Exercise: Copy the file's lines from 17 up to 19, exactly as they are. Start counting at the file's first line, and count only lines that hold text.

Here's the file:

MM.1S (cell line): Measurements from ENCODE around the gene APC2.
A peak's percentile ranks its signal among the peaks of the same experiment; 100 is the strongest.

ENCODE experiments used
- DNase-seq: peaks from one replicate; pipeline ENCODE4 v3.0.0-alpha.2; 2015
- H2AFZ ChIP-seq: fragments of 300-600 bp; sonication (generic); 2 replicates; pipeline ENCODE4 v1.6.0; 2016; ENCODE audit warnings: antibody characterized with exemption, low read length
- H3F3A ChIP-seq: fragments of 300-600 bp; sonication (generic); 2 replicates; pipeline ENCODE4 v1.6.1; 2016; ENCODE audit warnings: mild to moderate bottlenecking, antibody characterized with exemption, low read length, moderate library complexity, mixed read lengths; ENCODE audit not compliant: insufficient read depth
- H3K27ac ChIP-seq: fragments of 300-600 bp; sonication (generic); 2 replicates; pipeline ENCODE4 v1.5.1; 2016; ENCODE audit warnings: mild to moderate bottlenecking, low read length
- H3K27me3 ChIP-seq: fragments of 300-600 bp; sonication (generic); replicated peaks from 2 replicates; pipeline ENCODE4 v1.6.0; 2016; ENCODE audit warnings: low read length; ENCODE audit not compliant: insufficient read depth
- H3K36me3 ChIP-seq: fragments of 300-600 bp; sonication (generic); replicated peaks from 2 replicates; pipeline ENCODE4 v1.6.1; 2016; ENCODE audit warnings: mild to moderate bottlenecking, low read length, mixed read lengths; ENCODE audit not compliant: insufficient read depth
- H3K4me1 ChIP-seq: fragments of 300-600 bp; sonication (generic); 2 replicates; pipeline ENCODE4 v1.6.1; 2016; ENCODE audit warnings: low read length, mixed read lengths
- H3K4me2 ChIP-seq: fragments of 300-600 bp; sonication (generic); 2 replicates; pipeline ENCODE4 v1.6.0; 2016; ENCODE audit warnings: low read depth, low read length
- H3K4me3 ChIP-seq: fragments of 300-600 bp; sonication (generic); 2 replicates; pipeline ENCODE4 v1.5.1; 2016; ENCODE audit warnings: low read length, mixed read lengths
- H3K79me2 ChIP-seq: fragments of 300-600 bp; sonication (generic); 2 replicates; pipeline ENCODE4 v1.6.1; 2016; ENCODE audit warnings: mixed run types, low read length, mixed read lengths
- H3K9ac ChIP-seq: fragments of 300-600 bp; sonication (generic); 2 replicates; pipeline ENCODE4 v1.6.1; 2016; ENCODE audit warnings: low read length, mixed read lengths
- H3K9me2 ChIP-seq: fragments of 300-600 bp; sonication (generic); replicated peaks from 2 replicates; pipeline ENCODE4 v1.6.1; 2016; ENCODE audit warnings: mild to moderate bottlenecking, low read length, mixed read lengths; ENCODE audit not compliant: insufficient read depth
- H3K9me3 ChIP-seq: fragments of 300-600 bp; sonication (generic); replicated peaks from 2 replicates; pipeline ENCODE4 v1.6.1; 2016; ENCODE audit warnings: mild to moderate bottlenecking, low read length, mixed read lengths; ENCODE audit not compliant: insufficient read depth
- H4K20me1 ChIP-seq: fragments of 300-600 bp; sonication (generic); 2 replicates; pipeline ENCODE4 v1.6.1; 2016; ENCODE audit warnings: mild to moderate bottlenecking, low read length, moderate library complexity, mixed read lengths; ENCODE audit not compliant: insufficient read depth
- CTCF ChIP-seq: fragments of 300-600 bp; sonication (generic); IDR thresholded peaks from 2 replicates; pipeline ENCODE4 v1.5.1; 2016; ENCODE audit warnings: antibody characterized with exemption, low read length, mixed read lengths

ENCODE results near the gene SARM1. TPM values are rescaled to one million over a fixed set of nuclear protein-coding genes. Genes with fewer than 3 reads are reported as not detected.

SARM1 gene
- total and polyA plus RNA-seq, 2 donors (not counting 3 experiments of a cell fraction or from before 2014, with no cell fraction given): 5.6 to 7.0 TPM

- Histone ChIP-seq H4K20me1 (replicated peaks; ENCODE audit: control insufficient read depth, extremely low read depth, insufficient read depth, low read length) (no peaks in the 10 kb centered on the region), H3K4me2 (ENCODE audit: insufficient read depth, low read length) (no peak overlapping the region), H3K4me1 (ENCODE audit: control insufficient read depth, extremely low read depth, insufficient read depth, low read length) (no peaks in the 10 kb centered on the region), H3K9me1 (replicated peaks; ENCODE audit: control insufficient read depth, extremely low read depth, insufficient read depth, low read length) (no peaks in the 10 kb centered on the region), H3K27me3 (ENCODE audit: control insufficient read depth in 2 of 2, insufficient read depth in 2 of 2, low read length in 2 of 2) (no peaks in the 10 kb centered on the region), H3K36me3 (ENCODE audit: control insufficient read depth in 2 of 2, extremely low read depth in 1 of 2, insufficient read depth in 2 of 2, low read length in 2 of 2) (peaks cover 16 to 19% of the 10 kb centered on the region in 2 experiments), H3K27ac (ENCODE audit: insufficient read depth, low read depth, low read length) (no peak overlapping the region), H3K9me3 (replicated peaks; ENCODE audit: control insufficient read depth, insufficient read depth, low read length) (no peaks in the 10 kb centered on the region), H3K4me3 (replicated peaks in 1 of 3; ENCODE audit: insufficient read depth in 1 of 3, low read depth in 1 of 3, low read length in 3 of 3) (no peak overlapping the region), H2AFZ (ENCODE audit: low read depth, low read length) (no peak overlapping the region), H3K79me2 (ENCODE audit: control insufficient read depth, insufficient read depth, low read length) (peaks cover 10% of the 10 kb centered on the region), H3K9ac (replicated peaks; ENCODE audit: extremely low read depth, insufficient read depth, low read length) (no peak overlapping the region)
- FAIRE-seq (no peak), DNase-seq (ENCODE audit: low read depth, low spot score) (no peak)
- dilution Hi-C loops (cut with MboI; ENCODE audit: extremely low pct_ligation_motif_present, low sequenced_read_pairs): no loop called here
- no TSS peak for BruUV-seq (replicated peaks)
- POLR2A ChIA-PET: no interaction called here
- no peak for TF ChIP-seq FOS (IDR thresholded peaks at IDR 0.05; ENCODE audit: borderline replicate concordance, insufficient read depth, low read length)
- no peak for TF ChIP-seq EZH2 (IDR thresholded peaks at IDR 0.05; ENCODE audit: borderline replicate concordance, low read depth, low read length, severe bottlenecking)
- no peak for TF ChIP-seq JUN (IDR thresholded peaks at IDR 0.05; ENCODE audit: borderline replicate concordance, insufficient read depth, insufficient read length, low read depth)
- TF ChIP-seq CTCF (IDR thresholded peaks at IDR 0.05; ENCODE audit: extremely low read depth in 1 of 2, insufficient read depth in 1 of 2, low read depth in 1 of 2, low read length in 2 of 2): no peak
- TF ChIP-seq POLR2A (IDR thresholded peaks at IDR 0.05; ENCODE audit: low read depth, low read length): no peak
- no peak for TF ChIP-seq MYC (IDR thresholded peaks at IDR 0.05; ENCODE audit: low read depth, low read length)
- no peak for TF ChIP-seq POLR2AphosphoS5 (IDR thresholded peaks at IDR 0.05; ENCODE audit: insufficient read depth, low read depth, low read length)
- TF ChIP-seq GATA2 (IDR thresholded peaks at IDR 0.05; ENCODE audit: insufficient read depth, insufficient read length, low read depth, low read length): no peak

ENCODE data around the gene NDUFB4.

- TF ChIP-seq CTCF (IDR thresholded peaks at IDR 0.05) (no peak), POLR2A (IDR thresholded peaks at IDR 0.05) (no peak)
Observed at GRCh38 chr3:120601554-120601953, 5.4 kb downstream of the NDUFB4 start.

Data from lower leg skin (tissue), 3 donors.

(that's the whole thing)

- H4K20me1 ChIP-seq: fragments of 300-600 bp; sonication (generic); 2 replicates; pipeline ENCODE4 v1.6.1; 2016; ENCODE audit warnings: mild to moderate bottlenecking, low read length, moderate library complexity, mixed read lengths; ENCODE audit not compliant: insufficient read depth
- CTCF ChIP-seq: fragments of 300-600 bp; sonication (generic); IDR thresholded peaks from 2 replicates; pipeline ENCODE4 v1.5.1; 2016; ENCODE audit warnings: antibody characterized with exemption, low read length, mixed read lengths

ENCODE results near the gene SARM1. TPM values are rescaled to one million over a fixed set of nuclear protein-coding genes. Genes with fewer than 3 reads are reported as not detected.